On Solid Ground: Building Sustainable Peace and Development After Massive Human Rights Violations
This report articulates the contributions of transitional justice to the Sustainable Development Goals (SDGs), particularly SDG 16 on peace, justice, and inclusion, and related goals on gender and inequality (SDG16+). The primary argument is that in contexts of serious and massive human rights violations, sustainable peace and development will be more attainable if societies effectively pursue justice for those violations. Transitional justice provides a framework for addressing the needs of victims and helping to reduce the “justice gap”—that is, the failure to provide justice to people and communities outside the protection of the law—in such extraordinary circumstances.
Focusing on prevention, the report makes the case that transitional justice can foster trust in institutions and among people and groups; strengthen rule of law and access to justice; help to transform gender inequalities; and reduce inequality, marginalization, and corruption. It emphasizes a problem-solving approach to transitional justice, which requires context-specific and locally led innovation, the meaningful participation of victims, and balancing a concern for political settlements and stability with the aim of maximizing long-term change. It also describes the critical role of the international community.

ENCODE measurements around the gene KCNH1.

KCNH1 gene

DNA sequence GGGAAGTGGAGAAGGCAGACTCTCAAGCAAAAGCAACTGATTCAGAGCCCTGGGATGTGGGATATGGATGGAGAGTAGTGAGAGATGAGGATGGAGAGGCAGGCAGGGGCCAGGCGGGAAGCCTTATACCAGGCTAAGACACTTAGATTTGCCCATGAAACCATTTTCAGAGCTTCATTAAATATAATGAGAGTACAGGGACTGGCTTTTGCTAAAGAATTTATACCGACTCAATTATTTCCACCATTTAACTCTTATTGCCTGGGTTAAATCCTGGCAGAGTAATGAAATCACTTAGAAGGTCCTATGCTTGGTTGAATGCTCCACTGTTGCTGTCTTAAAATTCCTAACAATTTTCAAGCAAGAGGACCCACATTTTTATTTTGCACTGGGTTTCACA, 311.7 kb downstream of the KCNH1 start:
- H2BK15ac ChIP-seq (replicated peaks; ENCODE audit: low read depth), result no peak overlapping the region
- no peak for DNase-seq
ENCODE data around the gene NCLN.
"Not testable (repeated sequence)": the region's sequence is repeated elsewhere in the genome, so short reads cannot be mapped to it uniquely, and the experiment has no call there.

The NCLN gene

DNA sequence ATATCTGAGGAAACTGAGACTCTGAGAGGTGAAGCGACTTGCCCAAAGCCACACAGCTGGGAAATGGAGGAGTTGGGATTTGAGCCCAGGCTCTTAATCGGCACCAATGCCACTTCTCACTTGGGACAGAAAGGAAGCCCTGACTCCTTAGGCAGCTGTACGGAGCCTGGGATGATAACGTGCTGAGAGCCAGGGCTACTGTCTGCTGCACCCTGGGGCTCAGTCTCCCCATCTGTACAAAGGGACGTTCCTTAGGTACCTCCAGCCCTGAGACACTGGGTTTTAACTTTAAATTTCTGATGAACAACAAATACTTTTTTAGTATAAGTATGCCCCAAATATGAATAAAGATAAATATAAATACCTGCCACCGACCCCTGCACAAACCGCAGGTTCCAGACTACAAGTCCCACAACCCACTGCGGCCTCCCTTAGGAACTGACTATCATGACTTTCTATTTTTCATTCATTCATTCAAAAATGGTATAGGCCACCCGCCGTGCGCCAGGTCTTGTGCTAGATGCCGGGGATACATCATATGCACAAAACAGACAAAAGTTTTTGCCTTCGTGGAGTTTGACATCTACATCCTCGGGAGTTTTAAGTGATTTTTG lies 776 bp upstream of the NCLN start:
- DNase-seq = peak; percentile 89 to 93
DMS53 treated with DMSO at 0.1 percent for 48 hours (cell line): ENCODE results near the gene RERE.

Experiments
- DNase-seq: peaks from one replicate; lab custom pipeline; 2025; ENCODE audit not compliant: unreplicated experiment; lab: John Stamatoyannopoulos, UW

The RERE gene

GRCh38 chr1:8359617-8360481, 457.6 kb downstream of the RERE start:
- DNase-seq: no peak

The recommendations that resulted from this analysis are ultimately targeted to United Nations (UN) members states participating in the 2019 UN High-Level Political Forum on Sustainable Development. The report is the product of the deliberations of the Working Group on Transitional Justice and SDG16+. An earlier working draft of the report was submitted to the Task Force on Justice. The methodology the Task Force used to prepare its final report—including taking peoplecentered approaches, gathering relevant data, and proposing evidence-based solutions to justice problems—is one that is relevant to and should inform transitional justice.